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I know that Lyle got to drive one of the Chevy Fuel-Cell Equinox's in the recent past. For his video, see this link:

http://www.youtube.com/watch?v=uqo7zDRLZGI#

Well, this is significant, as both this Equinox and the Volt have the same motor and power electronics. See this link:

http://www.greencarcongress.com/2007/01/gm_introduces_e.html

"The Volt uses the same electric motor as used in the Equinox Fuel Cell vehicle in its electric powertrain: a 120 kW peak machine that develops 320 Nm (236 lb-ft) of torque."

These values are also consistent with the numbers listed under "Full Specifications" on the home page.

http://gm-volt.com/full-specifications/

The Green Car Congress article also mentions the following:

"Furthermore, GM leveraged its experience with the EV1 in the design of both the E-Flex System and the Volt. The use of the range extender in the Volt design, for example, originated with feedback from EV1 customers about not wanting to have to plan their lives around the next charge, according to Tony Posawatz, GM Vehicle Line Director."

I made some projections regarding this in the Design section of the Forum:

http://gm-volt.com/forum/showthread.php?t=197

Now for many of those asking about the motor and the power electronics, I would first suggest reading some info from the Tesla website. Apparently some of the engineers that worked on the EV-1, have also worked with Tesla. See the attached link:

http://www.teslamotors.com/blog2/?p=30

As you can see, the EV-1 had an AC motor with a variable frequency drive.

For more information on the efficiency of this motor/inverter system, see the following link:

http://www.acpropulsion.com/technology/gen2.htm

Be sure to open the PDF specification sheet at the bottom of the page, as it has the performance curves attached.

So now, it appears that the Volt is a stretched EV-1 with a Li-Ion battery pack and an ICE. The drive motor/system is the same as the Fuel-Cell Equinox. For a rendering of the Equinox electric drive, see page 20 of the document at this link:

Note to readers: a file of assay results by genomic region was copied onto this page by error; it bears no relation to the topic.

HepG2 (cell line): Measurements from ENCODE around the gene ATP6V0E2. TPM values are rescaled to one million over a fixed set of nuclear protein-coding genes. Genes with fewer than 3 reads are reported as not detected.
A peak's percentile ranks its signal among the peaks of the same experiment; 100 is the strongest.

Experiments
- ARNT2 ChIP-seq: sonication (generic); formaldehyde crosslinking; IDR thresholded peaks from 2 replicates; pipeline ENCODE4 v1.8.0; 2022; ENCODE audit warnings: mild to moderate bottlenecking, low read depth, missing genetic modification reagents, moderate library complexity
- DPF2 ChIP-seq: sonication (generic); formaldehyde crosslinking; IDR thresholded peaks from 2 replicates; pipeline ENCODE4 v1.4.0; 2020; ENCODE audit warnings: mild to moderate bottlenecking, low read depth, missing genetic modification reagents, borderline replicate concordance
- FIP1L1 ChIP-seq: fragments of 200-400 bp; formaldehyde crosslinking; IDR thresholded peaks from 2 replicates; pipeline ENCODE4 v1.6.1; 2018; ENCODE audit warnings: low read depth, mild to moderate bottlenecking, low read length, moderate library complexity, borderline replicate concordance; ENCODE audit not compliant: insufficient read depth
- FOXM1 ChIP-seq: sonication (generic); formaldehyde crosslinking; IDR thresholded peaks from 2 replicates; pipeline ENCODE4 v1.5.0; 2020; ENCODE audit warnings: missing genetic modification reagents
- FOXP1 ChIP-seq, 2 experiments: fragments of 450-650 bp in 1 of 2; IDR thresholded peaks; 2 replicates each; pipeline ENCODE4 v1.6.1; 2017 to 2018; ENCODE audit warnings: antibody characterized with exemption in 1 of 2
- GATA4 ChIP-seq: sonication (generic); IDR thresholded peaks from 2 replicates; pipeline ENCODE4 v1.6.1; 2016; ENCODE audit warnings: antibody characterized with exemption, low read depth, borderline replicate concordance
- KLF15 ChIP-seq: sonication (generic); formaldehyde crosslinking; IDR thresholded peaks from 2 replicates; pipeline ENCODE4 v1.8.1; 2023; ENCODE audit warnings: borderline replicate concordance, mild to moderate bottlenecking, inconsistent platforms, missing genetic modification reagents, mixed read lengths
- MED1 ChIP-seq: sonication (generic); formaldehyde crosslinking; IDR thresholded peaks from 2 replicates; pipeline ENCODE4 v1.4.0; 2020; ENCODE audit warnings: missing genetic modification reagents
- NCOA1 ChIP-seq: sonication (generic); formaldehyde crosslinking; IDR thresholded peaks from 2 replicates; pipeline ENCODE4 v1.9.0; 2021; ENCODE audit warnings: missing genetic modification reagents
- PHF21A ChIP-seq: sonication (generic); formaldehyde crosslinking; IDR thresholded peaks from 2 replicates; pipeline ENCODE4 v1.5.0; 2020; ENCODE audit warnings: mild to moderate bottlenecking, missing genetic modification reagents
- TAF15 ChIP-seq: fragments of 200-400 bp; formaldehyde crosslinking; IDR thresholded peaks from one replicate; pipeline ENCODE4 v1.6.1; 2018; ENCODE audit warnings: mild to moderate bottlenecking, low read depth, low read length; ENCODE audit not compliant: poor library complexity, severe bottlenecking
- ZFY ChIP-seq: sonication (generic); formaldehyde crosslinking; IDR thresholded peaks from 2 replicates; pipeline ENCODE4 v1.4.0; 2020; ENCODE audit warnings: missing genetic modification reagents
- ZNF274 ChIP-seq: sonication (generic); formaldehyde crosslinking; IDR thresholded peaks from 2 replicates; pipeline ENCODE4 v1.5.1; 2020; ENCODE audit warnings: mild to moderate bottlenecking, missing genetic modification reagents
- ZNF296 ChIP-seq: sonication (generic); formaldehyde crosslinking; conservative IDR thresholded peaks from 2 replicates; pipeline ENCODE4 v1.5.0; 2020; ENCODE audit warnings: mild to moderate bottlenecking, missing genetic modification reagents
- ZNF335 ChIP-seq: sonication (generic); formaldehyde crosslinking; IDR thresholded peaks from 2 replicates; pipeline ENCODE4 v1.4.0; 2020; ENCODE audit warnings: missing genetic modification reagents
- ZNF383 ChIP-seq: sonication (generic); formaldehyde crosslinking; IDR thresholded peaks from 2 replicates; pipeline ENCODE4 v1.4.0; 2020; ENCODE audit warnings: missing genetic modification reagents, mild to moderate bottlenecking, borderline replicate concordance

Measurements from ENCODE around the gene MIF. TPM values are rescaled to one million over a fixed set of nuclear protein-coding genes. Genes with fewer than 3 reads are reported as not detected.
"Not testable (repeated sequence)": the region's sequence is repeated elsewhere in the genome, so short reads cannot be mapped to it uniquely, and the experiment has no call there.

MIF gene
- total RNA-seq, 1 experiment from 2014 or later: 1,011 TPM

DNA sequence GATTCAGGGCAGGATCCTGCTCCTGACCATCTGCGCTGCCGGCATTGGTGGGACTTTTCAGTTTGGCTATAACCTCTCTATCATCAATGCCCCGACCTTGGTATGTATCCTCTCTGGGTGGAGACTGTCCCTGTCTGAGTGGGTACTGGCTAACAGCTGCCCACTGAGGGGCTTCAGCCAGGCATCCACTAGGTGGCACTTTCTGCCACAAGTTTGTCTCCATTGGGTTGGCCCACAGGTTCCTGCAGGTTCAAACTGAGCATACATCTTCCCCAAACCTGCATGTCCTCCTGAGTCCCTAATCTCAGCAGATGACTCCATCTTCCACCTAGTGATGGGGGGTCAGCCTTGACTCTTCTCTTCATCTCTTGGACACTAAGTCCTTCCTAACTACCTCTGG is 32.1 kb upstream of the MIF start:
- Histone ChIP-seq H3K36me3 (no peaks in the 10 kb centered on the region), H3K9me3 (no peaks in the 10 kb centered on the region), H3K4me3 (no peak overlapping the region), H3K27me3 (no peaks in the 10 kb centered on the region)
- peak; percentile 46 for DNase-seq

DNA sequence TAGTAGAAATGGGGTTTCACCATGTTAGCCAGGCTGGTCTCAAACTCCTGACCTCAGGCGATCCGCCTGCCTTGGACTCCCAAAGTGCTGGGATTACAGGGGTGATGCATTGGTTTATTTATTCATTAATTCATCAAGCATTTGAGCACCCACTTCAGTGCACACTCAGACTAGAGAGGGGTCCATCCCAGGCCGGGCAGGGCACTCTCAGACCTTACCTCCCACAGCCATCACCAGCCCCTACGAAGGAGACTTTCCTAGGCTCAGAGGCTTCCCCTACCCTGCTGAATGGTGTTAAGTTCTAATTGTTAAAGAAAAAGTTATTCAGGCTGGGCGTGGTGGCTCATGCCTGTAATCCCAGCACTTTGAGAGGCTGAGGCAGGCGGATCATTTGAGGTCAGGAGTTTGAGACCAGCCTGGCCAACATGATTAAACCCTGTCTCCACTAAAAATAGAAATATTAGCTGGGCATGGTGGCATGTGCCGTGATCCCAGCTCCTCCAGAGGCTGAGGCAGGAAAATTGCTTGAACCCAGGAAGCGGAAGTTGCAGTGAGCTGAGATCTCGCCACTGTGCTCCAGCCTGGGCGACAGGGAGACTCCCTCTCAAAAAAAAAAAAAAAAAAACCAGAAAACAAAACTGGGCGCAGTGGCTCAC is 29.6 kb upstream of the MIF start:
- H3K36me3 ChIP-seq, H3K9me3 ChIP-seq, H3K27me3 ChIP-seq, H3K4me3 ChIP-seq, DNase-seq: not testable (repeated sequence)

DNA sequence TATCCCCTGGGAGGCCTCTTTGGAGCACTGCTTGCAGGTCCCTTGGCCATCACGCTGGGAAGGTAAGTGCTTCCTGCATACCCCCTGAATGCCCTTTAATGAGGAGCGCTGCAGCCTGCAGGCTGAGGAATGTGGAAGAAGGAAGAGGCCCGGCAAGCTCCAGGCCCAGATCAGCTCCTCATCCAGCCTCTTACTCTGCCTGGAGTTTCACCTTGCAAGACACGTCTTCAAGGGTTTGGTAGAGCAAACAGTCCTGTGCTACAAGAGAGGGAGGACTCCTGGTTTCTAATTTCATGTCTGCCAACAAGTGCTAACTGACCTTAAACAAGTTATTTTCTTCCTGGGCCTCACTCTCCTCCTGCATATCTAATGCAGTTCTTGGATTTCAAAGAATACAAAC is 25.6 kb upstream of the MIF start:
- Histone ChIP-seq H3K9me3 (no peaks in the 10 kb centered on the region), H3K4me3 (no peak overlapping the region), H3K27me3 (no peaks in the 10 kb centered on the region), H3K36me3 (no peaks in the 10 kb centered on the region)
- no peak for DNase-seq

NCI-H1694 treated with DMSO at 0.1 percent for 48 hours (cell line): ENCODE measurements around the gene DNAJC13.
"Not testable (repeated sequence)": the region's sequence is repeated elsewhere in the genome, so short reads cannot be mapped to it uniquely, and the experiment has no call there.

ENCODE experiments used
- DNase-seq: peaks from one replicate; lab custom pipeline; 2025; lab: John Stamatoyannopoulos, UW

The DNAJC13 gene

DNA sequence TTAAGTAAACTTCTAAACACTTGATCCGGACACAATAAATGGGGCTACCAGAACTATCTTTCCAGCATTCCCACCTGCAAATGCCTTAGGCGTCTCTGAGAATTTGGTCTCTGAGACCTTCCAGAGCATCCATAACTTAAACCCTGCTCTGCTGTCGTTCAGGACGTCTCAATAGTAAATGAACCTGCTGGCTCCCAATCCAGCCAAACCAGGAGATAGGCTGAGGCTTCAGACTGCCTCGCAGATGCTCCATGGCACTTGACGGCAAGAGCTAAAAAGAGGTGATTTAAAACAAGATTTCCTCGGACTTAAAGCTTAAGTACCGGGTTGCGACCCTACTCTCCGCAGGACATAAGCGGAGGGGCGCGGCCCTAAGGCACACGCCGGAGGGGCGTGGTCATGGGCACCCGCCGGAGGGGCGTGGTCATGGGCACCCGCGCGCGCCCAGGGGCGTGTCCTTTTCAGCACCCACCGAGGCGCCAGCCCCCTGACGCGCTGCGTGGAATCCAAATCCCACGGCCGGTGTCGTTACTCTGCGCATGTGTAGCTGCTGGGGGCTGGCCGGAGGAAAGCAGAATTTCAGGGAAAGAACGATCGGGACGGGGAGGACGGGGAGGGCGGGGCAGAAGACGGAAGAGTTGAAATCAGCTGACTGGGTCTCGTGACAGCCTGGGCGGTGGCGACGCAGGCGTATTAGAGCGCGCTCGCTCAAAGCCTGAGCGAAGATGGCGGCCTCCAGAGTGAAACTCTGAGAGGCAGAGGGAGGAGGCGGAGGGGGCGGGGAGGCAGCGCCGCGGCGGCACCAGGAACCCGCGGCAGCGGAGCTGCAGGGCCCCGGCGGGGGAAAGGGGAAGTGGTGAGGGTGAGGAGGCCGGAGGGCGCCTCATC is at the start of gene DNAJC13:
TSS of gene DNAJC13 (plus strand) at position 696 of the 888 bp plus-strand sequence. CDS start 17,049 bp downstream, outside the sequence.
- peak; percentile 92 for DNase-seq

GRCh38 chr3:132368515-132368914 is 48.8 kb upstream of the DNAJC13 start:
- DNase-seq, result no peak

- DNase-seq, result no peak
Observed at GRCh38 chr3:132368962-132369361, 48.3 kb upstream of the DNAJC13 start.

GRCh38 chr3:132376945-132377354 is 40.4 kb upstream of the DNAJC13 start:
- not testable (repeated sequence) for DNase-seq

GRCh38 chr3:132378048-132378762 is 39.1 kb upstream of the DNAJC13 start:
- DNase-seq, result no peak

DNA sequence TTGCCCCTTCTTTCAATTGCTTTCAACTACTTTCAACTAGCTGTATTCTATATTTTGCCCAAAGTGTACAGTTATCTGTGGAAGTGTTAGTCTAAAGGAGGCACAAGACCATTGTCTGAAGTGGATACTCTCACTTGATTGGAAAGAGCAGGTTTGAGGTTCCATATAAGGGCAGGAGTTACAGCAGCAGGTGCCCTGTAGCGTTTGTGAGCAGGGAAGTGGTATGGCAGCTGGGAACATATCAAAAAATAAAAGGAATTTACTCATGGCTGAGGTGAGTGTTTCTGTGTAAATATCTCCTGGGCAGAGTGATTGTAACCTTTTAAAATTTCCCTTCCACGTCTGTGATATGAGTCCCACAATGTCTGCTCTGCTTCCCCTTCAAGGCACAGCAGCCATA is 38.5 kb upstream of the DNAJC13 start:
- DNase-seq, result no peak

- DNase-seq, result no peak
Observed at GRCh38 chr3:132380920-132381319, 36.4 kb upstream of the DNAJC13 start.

http://www.gmstc.com/courses/ChevEquinFuelCell.pdf

Now compare this with an assembly drawing for the Volt (from Lyle's Gallery):

http://gm-volt.com/galleries/album/72157603653293621/photo/2172216375/Chevy-Volt-2007-Chevrolet-Volt-Concept-Chassis.html

Note the similarity, only in the Volt, the power inverter module is tilted towards the front of the vehicle, probably to allow more room for the ICE.

Now comes the questions for Lyle. The following link describes the driving experience for the 4,430 lb Fuel-Cell Equinox to be "mundane". They also go on to say "The 94 kilowatt (126 horsepower) electric motor deliver 236 pound-feet of torque to the front wheels almost instantaneously. The electric motor offers nice torque but not much top-end, so there isn't much on tap beyond 40 mph. That's why the zero to 60 time is a glacial 12 seconds. Still, the Equinox is quick enough to get you onto the freeway without any trouble, and GM says its top speed is 100 mph - although we didn't get to test that claim." Not what you would classify as a "performance" vehicle?

Another review had this to say " We learned a lot on our 45-minute drive. The vehicle was quick to accelerate and actually, surprisingly slow to stop. In other words, the brakes needed a little fine-tuning. To maximize energy capture, the regenerative braking system is unusually aggressive. And that made the brakes hard to modulate. We hear GM is working on the creating a more natural brake feel. Chevy claims the Equinox FC goes from 0-60 in 12 seconds, but under our well-calibrated backside, it seemed a lot quicker. Much of that sensation is probably due to the characteristic common to many cars with an electric motor—instant low-end torque. In fact, the FC pulled strong all the way up to the 60-70 mph range."

That link is here:

http://www.popularmechanics.com/automotive/new_cars/4228264.html

Now we know the Volt should weigh in at about 3200 lbs, (versus 4430 for the Nox) and it will have less aerodynmic drag than the Equinox, but what will it be like to drive?

Lyle, it seems to me that no one on this forum is in a better position to answer that question than you. We have seen the video, now can you tell us more about the Equinox drive train and its characteristics, and how much different to you think it would be in the Volt?

Thanks again for being our test pilot!:)
 

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Estimated Volt 0-60 Time

.....The following link describes the driving experience for the 4,430 lb Fuel-Cell Equinox to be "mundane". They also go on to say "The 94 kilowatt (126 horsepower) electric motor deliver 236 pound-feet of torque to the front wheels almost instantaneously. The electric motor offers nice torque but not much top-end, so there isn't much on tap beyond 40 mph. That's why the zero to 60 time is a glacial 12 seconds.....
Thanks, Bill, for this EXCELLENT & interesting bibliography of articles on the FC Equinox, whose drive train is very similar to the Volt's!

One of the recurring (BURNING) questions our members keep raising is what the Volt's 0-60mph time might be. Based on your references, I can't help but make an admittedly simplistic prediction.....